A11:  My personal position on guns is that I support the current gun laws, especially the bit about military style semi-automatics. I grew up in a town were guns were common. Our household had two 303s & a shotgun where the guns & ammo were not locked up and I as a kid had access to them. Nobody in my home town when I was growing up was murdered by a gun. To think that it is only gun laws that prevent gun violence in my opinion is too simplistic. As important as it is to have effective gun laws it is equally or even more important to have a healthy society where people have the basics they need to be part of society and don't feel marginalised.

Q12: What is your position on Tax.

A12:  My personal position on tax is that the current tax system is dysfunctional, regressive and reduces real wealth creation. I support the tried and proven historical method of raising community revenue via land valuations. For more info on this see Prosper Australia's Policy. Historically all sides of politics have at one time or another supported this method. Examples are Winston Churchill, Albert Einstein, Walter Burley Griffin and Alfred Deakin. More recently John Howard & Price Waterhouse Coopers have supported this idea. However, the big landholders have always fought this tooth & nail. See Professor Mason Gaffney's book The Corruption of Economics.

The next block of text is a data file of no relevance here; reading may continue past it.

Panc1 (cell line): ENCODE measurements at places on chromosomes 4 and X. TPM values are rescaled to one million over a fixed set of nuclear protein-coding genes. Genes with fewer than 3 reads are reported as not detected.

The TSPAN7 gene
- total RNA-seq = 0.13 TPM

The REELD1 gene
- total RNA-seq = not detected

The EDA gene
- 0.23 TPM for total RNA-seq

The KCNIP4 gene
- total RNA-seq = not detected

Q13: What is your position on Jobs.

A13:  My personal position on jobs is that we should replace the welfare system ( for those people who are capable of working ) with the Australian Job Guarantee ( Note: The CofFEE website is being upgraded and this link should be working by the 19 April 2019 ). This is a tried and proven strategy developed by Professor Bill Mitchel from the Newcastle University's Centre of Full Employment & Equity . Overseas governments have taken this research and applied it in their countries but for some reason the Australian governments have refused to acknowledge the practical benefits of this strategy. I say it is madness to pay people to do nothing, or worse to make them chase their tails looking for jobs that aren't there and jump through unnecessary mutual obligation hoops. The simple fact is that if people work to create wealth there will be more to go around. And these jobs by creating more wealth help to pay for themselves. If it is good enough for the federal government to be the Lender of Last Resort to the private banks then i say it should be good enough for them to be the Employer of Last Resort.